As for Paulson, he cannot imagine a world without investment banks but with today’s news, they are going to disappear by government regulation anyway. Want to see our future? Study French economic policy.

  7. David says:

    ToughMoney – You may be right, but like I said – it really doesn’t seem to matter which economist anyone quotes, they all say its a bad thing. Unless, of course, you quote guys from the other side of the aisle. 😉

  8. Jon says:

    I don’t recall whether I’ve commented on socialistic healthcare on your blog or not, but…
    I think this bailout is a panicked reaction by all concerned, and is going to cost us far too dearly in the long haul. The unintended and unexpected consequences of these actions are going to bite us in the rear for decades to come.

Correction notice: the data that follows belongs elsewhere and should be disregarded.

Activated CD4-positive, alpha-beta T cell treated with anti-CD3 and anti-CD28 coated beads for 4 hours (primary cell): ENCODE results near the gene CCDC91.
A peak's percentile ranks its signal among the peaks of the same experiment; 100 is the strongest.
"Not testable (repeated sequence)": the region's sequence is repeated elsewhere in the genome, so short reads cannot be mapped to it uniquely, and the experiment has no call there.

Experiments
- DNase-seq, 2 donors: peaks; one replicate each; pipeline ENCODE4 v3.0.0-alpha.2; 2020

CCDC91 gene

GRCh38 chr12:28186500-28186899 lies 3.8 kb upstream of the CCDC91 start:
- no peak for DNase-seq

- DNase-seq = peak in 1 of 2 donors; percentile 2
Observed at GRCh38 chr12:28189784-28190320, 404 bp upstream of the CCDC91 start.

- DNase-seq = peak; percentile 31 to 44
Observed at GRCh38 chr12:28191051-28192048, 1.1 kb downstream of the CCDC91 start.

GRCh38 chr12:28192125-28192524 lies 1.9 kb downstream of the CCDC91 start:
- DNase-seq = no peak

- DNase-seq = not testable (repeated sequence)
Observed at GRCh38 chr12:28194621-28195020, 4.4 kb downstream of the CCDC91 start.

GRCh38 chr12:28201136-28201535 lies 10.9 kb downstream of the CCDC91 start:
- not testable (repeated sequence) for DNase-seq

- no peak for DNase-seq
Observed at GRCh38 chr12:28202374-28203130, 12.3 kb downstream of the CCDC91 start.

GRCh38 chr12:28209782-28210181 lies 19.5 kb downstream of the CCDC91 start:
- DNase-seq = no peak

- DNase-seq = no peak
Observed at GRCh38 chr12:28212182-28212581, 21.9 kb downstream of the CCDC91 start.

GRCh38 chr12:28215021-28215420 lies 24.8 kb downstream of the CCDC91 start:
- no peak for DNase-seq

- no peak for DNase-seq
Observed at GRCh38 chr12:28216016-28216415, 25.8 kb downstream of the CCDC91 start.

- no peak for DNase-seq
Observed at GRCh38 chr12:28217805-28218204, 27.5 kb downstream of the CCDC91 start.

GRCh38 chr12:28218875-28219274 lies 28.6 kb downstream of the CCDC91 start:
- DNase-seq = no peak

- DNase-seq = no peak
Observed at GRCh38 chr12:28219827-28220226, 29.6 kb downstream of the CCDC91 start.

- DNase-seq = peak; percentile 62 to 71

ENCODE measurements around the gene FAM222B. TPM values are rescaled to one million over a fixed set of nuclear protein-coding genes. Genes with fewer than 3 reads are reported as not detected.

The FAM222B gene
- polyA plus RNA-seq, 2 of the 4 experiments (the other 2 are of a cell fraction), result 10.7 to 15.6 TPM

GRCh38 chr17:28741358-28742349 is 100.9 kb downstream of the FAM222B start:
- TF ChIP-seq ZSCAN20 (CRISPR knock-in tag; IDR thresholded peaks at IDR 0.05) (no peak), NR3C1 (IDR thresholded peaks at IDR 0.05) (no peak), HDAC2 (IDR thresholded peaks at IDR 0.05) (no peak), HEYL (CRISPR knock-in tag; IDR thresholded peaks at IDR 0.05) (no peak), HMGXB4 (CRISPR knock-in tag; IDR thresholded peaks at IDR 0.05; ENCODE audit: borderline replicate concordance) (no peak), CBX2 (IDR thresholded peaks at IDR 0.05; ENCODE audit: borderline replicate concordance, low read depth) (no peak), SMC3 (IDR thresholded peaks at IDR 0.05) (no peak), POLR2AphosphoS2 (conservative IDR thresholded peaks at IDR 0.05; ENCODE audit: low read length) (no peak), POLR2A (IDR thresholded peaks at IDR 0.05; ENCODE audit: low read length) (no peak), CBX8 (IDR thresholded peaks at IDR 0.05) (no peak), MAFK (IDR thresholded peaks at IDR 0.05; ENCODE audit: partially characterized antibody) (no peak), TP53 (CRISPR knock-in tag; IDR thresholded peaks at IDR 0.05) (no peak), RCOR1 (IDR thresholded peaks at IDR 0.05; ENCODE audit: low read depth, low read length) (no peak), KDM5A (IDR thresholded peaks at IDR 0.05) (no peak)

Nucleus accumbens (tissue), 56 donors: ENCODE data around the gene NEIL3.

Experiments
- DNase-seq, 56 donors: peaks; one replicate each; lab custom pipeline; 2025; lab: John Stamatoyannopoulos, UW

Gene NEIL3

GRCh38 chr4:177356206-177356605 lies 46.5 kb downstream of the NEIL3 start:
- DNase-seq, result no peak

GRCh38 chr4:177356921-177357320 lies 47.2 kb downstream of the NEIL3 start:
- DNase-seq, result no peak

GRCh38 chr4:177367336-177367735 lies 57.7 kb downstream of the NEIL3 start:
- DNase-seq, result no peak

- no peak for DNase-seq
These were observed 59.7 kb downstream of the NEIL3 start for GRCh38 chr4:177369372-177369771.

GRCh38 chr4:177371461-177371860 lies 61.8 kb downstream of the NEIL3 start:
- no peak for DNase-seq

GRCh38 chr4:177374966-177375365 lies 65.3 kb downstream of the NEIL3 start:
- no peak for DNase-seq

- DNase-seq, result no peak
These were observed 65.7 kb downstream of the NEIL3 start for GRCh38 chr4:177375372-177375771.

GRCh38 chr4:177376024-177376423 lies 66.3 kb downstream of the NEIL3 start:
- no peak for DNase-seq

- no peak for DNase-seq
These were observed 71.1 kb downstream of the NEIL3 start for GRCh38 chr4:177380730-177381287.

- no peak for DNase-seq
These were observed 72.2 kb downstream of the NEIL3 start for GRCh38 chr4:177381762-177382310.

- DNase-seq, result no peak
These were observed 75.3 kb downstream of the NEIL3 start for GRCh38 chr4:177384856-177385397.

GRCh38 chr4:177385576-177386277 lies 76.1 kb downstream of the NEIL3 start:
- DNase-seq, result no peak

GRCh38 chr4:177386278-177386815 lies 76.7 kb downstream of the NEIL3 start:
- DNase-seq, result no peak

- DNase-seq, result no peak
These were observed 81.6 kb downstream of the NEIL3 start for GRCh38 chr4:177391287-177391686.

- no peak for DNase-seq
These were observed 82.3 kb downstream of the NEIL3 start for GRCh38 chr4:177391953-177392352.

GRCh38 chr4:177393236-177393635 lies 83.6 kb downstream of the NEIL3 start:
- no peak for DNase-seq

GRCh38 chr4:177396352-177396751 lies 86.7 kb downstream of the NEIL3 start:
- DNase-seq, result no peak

The question you’re implying here, though, seems to be “Will those of us who oppose any sort of nationalization/socialization of our economy are willing to stand up for our principles in a situation when we could face global economic disaster and oppose the bailout?”
    Great question, tough to answer in a crisis.
    I hate to see the bailout, but I don’t want to move to a compound in the mountains when the run on the banks and rioting starts (tongue somewhat firmly in cheek).

  9. David says:

    You hit it Jon – “”Will those of us who oppose any sort of nationalization/socialization of our economy are willing to stand up for our principles in a situation when we could face global economic disaster and oppose the bailout?””